HyCoSy (hystero-salpingo contrast sonography) is an ultrasound technique developed to assess whether the fallopian tubes are open or blocked. It is usually requested by your doctor as part of an assessment of infertility or prior to treatment of infertility, even if another cause for infertility is known or suspected.
This is done by putting fluid containing small bubbles into the uterine cavity, and watching with ultrasound to see whether the fluid flows through the fallopian tubes and spills around the ovaries. The fluid/bubble mix we use is either normal saline mixed with air, or a fluid called ExEm foam gel, which is specifically designed to be used for this test.
Why have I been referred?
HyCoSy may be requested by your doctor in the following circumstances:
- As part of the assessment of infertility,
- Prior to treatment for infertility
When should it be done?
It must not be done when you are or could be pregnant, so it is best planned for the first half of your cycle, before day 12-14 when ovulation usually takes place. The test is ideally done between day 5 and day 10 of the menstrual cycle, counting from the first day of your period. If there is no chance of pregnancy (e.g. you are on the oral contraceptive pill, or have completely abstained from sexual intercourse since the first day of your period), we may be able to do the test later than day 10. If there is any doubt regarding possible pregnancy, the test will be rescheduled. It should not be done if there is any chance of acute pelvic infection. Discuss this with your referring doctor.
What happens on the day?
You do not need to have a full bladder. A scan through the abdomen may be performed initially, and you will then be sent to the bathroom to completely empty your bladder and put on a gown.
You will be positioned on the bed with your feet comfortably resting at a lower level. A transvaginal ultrasound is then performed, where we will assess the shape and appearance of your uterus, the endometrium (lining of the uterus), and the ovaries.
One of our doctors will then discuss the procedure with you in detail. A speculum is inserted into the vagina, similar to a pap smear. The upper vagina is cleansed with antiseptic, and a very thin (2mm) tube, or catheter, is passed through the cervix into the uterus. The speculum is then removed and replaced by the trans-vaginal ultrasound probe. A small balloon on the catheter is inflated to keep the catheter in place. The first part of the test involves injecting normal saline into the catheter, which gives us information about the inside of the uterus. We then inject a solution of tiny bubbles, which shows up intensely white on the ultrasound image. If the fallopian tubes are open, we can see the fluid passing through the tubes and spilling around the ovaries.
What happens afterwards?
We are able to discuss results with you on the day of the test, and a detailed report is sent to the referring doctor.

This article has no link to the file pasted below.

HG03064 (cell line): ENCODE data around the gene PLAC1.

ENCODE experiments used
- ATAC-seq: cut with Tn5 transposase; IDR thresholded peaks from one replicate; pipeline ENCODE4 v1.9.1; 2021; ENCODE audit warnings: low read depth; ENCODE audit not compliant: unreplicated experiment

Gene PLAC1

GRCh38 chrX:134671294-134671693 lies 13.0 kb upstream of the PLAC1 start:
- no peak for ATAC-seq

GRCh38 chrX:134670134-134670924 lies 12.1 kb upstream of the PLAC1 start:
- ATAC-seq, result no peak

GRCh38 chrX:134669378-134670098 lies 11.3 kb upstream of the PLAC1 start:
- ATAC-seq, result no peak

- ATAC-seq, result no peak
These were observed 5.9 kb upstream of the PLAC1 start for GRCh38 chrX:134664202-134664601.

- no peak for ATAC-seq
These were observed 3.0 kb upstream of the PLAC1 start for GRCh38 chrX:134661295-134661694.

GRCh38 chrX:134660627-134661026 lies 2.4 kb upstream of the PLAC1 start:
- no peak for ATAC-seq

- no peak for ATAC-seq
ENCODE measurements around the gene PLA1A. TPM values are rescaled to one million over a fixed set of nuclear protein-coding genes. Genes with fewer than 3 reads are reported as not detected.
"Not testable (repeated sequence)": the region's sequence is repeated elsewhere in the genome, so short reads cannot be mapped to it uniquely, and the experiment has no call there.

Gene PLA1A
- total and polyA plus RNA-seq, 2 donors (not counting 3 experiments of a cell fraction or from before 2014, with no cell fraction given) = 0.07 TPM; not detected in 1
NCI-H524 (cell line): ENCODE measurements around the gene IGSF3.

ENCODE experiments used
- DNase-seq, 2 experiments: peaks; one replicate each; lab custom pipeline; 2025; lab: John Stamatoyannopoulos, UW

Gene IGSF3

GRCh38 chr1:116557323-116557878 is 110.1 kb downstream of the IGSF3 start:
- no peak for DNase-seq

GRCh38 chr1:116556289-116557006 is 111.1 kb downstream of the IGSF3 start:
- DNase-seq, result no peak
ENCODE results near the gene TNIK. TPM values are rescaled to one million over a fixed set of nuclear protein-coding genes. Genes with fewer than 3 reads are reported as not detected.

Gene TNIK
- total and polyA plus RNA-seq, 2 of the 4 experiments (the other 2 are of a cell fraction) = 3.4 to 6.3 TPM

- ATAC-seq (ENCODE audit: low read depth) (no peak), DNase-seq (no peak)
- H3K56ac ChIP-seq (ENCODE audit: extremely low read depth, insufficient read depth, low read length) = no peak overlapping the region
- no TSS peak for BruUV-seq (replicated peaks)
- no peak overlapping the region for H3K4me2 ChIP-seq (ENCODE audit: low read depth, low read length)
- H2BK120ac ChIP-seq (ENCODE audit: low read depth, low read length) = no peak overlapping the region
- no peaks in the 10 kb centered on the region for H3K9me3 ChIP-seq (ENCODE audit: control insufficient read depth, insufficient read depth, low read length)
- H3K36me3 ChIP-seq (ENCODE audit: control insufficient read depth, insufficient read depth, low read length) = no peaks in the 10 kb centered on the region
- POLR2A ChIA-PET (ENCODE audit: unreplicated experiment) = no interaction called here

Most women are able to drive after the procedure. However, as some women may experience faintness or cramping pain, it can be helpful to have someone available to drive you home.
Minor cramping and some watery discharge from the vagina may persist for up to 24 hours. Occasionally there may be light bleeding or spotting. Symptoms of infection include fever, loss of appetite, pelvic pain, or unusual vaginal discharge. If you have any concerns, contact your doctor as soon as possible.
Is there an increased likelihood of pregnancy?
It is safe to try for pregnancy in the days and weeks following the procedure. In fact, it has been found that spontaneous pregnancy rates are higher in the cycle that the procedure is done.
How long does it take?
Allow 45-60 minutes for your appointment.
The preliminary pelvic scan takes approximately 20 minutes and the HyCoSy procedure takes approximately 15 minutes. Our doctor will discuss the results with you on the day and a more detailed report will be sent to your doctor.
How much does it cost?
It does cost more than a normal pelvic examination. It is a consultant led pelvic examination using special contrast and equipment specifically for highlighting the fallopian tubes and uterus. Unfortunately the contrast and the equipment required for this procedure is very expensive and this is reflected in our overall cost. Please contact our reception staff for more information.
Is the test painful?
Most women experience only mild discomfort. Others may experience period-type cramping during the procedure. This can be minimised by taking two tablets of an anti-inflammatory medication such as Nurofen or Brufen 1 hour before the procedure. Women who are unable to take anti-inflammatory medications may substitute by taking Panadol or Panadeine.
Are there any risks involved?
Some women feel faint during or after the procedure. It is important to let us know if you are feeling unwell. Infection as a result of the procedure occurs in less than 1% of women, most commonly if there is a history of pelvic infection. It is important to discuss with your referring doctor whether you may be at risk of infection, and, if so, obtain a prescription for antibiotics to be taken a few hours prior to the procedure.
Things you should know
- It is done as part of an assessment for infertility
- The study is best performed in the first 10 days of the menstrual cycle.
- There will be some bleeding after which should stop after 24 hours.
- It must not be done if you think you may have a pelvic infection. Please contact your G.P. first.